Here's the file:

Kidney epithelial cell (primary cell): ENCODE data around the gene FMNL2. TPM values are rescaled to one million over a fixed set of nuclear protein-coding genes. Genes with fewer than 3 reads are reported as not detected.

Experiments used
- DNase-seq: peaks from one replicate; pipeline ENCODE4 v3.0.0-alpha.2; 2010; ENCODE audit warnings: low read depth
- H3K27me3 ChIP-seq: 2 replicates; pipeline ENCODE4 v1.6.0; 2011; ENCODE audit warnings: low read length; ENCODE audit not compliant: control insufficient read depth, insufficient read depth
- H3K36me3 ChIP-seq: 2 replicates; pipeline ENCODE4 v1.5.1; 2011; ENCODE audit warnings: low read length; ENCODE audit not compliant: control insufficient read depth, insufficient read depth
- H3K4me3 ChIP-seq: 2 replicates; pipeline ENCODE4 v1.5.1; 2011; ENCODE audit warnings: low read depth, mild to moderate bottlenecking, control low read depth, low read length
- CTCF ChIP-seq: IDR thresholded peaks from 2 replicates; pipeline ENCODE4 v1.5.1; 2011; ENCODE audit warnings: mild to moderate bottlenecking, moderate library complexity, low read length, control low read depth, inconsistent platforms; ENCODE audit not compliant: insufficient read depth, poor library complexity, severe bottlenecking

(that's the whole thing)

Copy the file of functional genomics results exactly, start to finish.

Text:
Kidney epithelial cell (primary cell): ENCODE data around the gene FMNL2. TPM values are rescaled to one million over a fixed set of nuclear protein-coding genes. Genes with fewer than 3 reads are reported as not detected.

Experiments used
- DNase-seq: peaks from one replicate; pipeline ENCODE4 v3.0.0-alpha.2; 2010; ENCODE audit warnings: low read depth
- H3K27me3 ChIP-seq: 2 replicates; pipeline ENCODE4 v1.6.0; 2011; ENCODE audit warnings: low read length; ENCODE audit not compliant: control insufficient read depth, insufficient read depth
- H3K36me3 ChIP-seq: 2 replicates; pipeline ENCODE4 v1.5.1; 2011; ENCODE audit warnings: low read length; ENCODE audit not compliant: control insufficient read depth, insufficient read depth
- H3K4me3 ChIP-seq: 2 replicates; pipeline ENCODE4 v1.5.1; 2011; ENCODE audit warnings: low read depth, mild to moderate bottlenecking, control low read depth, low read length
- CTCF ChIP-seq: IDR thresholded peaks from 2 replicates; pipeline ENCODE4 v1.5.1; 2011; ENCODE audit warnings: mild to moderate bottlenecking, moderate library complexity, low read length, control low read depth, inconsistent platforms; ENCODE audit not compliant: insufficient read depth, poor library complexity, severe bottlenecking